Jaguar E-Type S1 Roadster 1964 – SPRZEDANY

W ekstraklasie najwspanialszych klasyków wciąż jest wyborem najtańszym. Uzyskane 123200 euro (ok. 505,6 tys. PLN wraz z prowizją domu aukcyjnego) za egzemplarz pierwszej serii to w portfelach liczących się kolekcjonerów wciąż drobne. Jaguar E-Type S1 Roadster zaszokował odbiorców podczas debiutu w 1961 roku i działa na wyobraźnię do dziś. Jest zmysłowy, miękki w liniach, wywodzi się z tradycji wozów wyścigowych. W głębokiej czerwieni i z czarną skórą wygląda fenomenalnie.


23 May 2015
Lot 138

1964 Jaguar E-Type Series 1 3.8-Litre Roadster
To be auctioned on Saturday, May 23, 2015
Sold for €123.200
Chassis no. 881188
Engine no. RA 5862-9
Body no. R 8033

265 hp, 3,781 cc DOHC six-cylinder engine with three SU carburettors, five-speed Getrag manual transmission, independent front suspension with double wishbones, torsion bars, and a sway bar, independent rear suspension with coil springs, double wishbones, and a sway bar, and four-wheel hydraulic disc brakes. Wheelbase: 2,440 mm

Desirable Series 1 3.8-Litre Roadster
Upgraded five-speed transmission
Well-maintained older restoration

Jaguar’s E-Type was an immediate hit, from its introduction at the March 1961 Geneva Motor Show until its end in 1974. Autocar said it was a “breakthrough in design of high-performance vehicles”. At its New York introduction a month later, Road & Track called it “every bit as exciting as the XK120 was” at its 1948 debut, whilst Car and Driver succinctly remarked that it was “sensual and elemental”.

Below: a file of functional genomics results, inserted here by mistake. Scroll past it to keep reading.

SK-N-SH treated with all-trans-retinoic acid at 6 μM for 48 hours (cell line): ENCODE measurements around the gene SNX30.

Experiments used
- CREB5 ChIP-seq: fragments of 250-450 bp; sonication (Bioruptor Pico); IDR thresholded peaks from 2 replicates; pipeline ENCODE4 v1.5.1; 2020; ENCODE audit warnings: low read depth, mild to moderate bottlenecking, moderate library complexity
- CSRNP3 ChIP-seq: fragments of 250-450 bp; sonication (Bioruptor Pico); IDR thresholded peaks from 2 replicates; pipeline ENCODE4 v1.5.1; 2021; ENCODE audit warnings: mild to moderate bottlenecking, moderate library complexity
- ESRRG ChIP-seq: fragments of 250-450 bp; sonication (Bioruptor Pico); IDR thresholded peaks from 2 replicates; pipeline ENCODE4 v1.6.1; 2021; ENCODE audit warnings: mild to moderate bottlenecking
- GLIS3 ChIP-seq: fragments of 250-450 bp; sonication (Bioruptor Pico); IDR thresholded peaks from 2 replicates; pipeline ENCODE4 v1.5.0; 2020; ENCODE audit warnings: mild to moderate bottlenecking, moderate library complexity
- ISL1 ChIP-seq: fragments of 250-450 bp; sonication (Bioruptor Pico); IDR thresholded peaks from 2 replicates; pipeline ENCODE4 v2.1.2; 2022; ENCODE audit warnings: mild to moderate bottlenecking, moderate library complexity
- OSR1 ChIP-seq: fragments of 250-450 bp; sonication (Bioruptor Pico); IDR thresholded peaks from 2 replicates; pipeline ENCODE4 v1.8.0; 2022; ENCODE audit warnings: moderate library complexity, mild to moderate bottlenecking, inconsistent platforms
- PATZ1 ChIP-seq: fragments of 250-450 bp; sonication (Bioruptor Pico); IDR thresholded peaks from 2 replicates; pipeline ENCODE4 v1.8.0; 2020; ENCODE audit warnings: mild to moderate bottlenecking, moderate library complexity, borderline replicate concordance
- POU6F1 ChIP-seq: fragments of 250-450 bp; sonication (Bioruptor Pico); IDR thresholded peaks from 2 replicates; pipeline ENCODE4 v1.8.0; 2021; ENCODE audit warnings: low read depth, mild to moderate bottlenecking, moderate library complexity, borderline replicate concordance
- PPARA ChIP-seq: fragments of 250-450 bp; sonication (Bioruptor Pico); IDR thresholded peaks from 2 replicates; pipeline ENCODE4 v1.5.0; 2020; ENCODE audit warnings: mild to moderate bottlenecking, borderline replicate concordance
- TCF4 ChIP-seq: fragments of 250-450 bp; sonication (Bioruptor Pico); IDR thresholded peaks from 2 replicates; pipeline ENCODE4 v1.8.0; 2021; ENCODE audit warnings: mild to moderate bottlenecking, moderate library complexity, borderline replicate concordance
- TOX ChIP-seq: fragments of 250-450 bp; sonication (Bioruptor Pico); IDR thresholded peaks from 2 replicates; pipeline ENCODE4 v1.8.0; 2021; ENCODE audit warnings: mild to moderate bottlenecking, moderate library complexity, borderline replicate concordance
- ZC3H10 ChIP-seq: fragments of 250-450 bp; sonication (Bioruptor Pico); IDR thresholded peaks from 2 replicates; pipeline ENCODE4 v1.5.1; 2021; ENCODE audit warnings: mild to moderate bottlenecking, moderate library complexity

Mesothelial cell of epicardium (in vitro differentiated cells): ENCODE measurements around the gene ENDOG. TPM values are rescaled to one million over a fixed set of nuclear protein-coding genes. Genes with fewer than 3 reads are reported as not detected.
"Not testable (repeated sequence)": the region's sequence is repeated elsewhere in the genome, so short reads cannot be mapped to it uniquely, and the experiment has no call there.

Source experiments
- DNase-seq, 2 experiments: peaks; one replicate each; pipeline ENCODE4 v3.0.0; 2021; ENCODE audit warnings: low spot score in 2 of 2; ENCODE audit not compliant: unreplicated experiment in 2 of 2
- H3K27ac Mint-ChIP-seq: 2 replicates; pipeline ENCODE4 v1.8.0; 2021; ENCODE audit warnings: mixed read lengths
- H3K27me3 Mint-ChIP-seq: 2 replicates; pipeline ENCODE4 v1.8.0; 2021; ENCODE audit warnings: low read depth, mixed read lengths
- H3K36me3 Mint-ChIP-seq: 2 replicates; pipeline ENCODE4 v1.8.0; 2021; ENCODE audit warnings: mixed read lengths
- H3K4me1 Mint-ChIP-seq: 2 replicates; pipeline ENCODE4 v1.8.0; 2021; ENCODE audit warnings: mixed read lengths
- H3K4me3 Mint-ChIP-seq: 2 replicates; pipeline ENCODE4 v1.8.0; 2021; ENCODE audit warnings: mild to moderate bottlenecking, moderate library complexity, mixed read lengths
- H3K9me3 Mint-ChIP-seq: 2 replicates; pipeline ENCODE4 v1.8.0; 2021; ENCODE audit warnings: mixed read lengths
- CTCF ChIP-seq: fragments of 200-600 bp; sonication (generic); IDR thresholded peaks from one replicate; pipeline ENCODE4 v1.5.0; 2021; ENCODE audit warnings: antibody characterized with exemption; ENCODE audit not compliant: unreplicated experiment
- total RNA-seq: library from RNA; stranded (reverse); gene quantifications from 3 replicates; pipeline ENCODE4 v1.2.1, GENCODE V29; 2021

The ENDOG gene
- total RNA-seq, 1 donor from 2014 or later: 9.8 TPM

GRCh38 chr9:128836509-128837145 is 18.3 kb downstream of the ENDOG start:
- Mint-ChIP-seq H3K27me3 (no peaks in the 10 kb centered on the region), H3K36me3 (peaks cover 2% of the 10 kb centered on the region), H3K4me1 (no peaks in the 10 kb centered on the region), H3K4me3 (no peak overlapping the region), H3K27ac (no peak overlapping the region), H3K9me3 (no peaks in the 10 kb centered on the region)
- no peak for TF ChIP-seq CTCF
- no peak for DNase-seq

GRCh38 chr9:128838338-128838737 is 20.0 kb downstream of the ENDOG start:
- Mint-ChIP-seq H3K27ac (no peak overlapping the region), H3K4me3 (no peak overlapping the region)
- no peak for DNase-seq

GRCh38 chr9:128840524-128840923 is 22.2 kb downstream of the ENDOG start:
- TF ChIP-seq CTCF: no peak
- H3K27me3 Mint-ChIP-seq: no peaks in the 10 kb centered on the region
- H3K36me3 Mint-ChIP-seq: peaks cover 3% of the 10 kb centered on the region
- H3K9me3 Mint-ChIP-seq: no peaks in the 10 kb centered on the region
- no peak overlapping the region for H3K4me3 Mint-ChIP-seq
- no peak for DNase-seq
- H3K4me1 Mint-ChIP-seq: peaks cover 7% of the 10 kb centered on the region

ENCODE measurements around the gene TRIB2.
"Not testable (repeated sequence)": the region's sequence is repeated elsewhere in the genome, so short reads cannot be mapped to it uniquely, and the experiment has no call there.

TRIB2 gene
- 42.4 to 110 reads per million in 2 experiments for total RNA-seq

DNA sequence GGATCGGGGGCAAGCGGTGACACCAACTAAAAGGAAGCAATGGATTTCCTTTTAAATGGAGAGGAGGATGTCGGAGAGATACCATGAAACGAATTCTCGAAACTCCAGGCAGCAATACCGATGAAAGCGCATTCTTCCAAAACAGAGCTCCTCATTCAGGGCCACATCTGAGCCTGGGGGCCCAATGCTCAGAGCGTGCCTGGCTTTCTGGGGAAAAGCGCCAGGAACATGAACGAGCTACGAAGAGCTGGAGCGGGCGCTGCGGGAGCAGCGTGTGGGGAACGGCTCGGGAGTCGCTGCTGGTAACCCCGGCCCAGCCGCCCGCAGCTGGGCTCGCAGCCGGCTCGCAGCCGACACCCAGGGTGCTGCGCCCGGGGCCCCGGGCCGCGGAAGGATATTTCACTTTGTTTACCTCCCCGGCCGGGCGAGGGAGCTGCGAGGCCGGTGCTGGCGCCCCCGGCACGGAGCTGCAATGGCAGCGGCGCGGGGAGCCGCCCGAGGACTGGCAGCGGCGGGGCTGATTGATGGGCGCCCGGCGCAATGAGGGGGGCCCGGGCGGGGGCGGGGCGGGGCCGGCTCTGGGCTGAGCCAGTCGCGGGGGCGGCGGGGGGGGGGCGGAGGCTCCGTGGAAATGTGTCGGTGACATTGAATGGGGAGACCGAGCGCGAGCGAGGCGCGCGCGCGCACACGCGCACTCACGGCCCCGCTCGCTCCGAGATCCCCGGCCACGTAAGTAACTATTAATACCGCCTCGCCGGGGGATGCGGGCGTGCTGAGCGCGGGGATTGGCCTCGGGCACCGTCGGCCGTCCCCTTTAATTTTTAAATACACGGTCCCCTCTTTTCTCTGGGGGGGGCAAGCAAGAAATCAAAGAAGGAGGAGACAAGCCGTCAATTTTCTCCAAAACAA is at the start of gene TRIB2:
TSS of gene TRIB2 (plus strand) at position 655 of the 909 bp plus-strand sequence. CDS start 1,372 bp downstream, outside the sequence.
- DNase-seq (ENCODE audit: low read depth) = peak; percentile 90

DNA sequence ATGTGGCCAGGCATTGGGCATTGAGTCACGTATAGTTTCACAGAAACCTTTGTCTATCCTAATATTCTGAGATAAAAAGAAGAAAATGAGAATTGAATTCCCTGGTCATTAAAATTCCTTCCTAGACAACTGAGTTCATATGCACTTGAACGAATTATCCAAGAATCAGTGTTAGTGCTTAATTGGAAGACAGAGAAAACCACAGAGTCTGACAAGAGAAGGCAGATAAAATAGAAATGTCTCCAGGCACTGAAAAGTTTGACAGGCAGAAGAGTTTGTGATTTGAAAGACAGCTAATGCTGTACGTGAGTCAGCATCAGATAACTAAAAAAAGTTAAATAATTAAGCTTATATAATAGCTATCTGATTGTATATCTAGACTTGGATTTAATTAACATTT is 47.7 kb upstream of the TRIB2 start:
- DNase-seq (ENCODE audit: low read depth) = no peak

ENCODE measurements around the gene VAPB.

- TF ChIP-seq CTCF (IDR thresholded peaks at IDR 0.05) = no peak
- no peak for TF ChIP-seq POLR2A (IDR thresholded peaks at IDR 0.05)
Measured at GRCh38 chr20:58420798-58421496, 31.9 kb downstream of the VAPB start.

This was the first Jaguar not designed by William Lyons but rather Malcolm Sayer, an aircraft engineer turned car designer who had worked on the C-Type and D-Type Jaguars and who would later design the XJ13 racing prototype and the XJS coupé. The E-Type’s theme could be described as voluptuous minimalism, as the car had shapely curves and was almost devoid of ornamentation. In place of a grille, Sayer used a simple oval air inlet that had been bisected by a thin chrome bar. Its bumpers were similarly slight, whilst the headlights were covered in Plexiglas nacelles, which was an aircraft-inspired touch that is still much-loved by purists.

Whilst little is known of the early history of this Series 1 E-Type, it is known that the car was fully restored in 2006. It was subsequently imported into Europe from the United States and has resided there in a prominent collection. This desirable covered-headlamp example looks stunning in its classic red over black leather colour scheme, and its owner has described it as being every bit as nice as the day it was restored. The Jaguar has been driven less than 3,000 kilometres since its restoration, and it would surely make for an excellent touring car, with its upgraded five-speed Getrag gearbox. For additional driving comfort, larger wheels with 205/70×15 tyres have also been equipped.

The E-Type was a remarkable achievement in engineering and design when it first debuted, and this beautiful example carries on the proud Jaguar tradition some 50 years later.